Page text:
In 2011, I was fortunate to have Nicolai Lehnert come and speak to my bioinorganic class on his work modeling the FeB (non heme iron) center in bacterial Nitric Oxide reductase. He suggested this paper to prepare the students for his talk and I developed this reading guide to help them (the students) get more out of the reading.
Biomimetic modeling of enzymatic centers may have largely fallen out of favor with the funding agencies, but it is still one of the most useful methods to obtain information about how these centers work in enzymes. This paper and the results presented therein provide excellent examples of the thought- processes that go into imagining bioinorganic model systems, especially of the role that classical coordination chemistry and steric factors play in designing such systems.
The exercise actually had them look up reports for the bacterial center first (a source for the source), so that they could see the significance of the target, and the structure that the authors of the primary reference were trying to model. This was to empahasize the building up nature of scientific research , as well as the fact that often many different scientists apply various skill sets to tackle a big problem in a variety of tactics.
I also had the students balance the redox reaction carried out by this enzyme for a little review of general chemistry level material.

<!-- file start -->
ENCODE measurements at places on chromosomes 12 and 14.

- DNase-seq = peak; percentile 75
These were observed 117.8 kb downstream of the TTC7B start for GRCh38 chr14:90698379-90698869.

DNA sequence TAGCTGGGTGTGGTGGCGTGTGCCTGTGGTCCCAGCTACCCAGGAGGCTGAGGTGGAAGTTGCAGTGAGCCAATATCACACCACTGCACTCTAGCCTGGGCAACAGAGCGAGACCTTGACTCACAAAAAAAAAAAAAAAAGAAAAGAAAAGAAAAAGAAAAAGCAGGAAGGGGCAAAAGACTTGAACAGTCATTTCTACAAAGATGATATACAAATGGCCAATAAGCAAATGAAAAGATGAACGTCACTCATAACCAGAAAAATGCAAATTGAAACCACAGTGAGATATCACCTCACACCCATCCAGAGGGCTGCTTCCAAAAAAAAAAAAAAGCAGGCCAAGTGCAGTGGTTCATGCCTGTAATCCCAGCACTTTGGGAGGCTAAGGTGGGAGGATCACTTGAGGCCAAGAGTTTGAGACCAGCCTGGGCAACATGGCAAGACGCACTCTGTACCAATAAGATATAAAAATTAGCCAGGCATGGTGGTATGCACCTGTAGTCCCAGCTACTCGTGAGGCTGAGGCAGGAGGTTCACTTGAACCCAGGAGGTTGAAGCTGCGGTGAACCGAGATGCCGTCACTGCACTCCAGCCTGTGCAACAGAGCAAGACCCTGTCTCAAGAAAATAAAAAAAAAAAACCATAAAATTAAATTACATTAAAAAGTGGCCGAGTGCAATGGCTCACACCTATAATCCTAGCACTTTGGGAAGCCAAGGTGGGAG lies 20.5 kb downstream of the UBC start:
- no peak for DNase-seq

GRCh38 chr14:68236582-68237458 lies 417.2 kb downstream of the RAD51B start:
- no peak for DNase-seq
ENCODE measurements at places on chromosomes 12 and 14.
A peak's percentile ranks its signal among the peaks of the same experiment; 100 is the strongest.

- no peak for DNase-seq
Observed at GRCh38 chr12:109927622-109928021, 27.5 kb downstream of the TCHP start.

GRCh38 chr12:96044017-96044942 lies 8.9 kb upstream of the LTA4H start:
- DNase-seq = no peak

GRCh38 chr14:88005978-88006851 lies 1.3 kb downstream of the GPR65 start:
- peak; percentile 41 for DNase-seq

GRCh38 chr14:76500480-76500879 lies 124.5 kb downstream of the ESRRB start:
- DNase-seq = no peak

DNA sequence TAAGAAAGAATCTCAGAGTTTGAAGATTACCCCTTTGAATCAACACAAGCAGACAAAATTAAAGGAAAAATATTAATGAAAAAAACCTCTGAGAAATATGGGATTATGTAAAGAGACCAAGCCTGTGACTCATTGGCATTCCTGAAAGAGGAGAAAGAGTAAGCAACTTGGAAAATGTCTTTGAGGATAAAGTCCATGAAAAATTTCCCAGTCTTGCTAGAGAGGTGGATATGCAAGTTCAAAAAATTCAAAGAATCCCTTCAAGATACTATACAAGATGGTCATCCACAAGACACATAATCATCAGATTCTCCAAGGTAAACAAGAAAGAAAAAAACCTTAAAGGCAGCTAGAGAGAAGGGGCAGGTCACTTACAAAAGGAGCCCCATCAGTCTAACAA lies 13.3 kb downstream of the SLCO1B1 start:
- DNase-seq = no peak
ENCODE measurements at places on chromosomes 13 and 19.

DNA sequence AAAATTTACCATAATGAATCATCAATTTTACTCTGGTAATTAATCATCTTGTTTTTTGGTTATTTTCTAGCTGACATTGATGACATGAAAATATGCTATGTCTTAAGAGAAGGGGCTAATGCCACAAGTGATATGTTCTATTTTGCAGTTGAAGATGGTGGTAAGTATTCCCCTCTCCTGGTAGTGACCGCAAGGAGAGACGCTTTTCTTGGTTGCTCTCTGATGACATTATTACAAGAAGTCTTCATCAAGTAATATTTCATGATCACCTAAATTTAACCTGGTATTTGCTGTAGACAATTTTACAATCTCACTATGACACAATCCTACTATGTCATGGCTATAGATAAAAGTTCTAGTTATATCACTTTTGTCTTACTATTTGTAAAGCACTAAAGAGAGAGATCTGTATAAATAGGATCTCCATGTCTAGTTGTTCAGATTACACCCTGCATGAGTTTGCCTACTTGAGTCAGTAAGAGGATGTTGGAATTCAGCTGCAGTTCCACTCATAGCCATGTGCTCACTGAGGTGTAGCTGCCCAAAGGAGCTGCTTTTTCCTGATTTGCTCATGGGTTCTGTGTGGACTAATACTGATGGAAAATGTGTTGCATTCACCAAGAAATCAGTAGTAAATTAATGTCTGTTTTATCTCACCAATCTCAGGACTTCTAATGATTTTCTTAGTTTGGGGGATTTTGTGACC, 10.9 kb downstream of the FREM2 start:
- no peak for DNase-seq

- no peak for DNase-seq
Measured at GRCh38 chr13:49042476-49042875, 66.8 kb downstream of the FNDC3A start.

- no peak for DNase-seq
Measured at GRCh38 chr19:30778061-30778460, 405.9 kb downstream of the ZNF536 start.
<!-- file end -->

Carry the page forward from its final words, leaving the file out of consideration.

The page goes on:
The challenge question on the reading guide asked the students to use their knowledge of HSAB theory (a topic which we had covered in class) to discuss the redox potentials of the model presented in the primary reference and a previous model on which the work had built.
Finally, a "softball"... I try to include a question on my reading guides at which i know that every student can be successful, so the last question is simply a read and regurgitate question about techniques used in the paper. However, for the more motivated student, this question could lead that student to go and look up information on how the unfamiliar techniques work and what information can be gleaned from them.
In 2014, I have re-worked the original reading guide with a few more advanced questions for use in the 2014 VIPEr workshop, Bioinorganic Applications of Coordination Chemistry and added a detailed teaching key.
- A student should be able to locate a report in the primary literature and provide a reference for that source.
- A student should be able to balance a redox reaction, in neutral, acidic or basic conditions, as called for by the experimental conditions.
- A student should be able to apply principles of Hard-Soft-Acid Base (HSAB) theory to the variations in redox potentials in metal complexes, including enzymes.
Obviously, not everyone can have Dr Lehnert come and present the results of this work, but even in the absence of that, the paper is a good and through presentation of an important approach to understanding the roles that transition metals paly in enzymatic systems.
I delivered the primary article to students via email two days prior to Professor Lehnert's visit.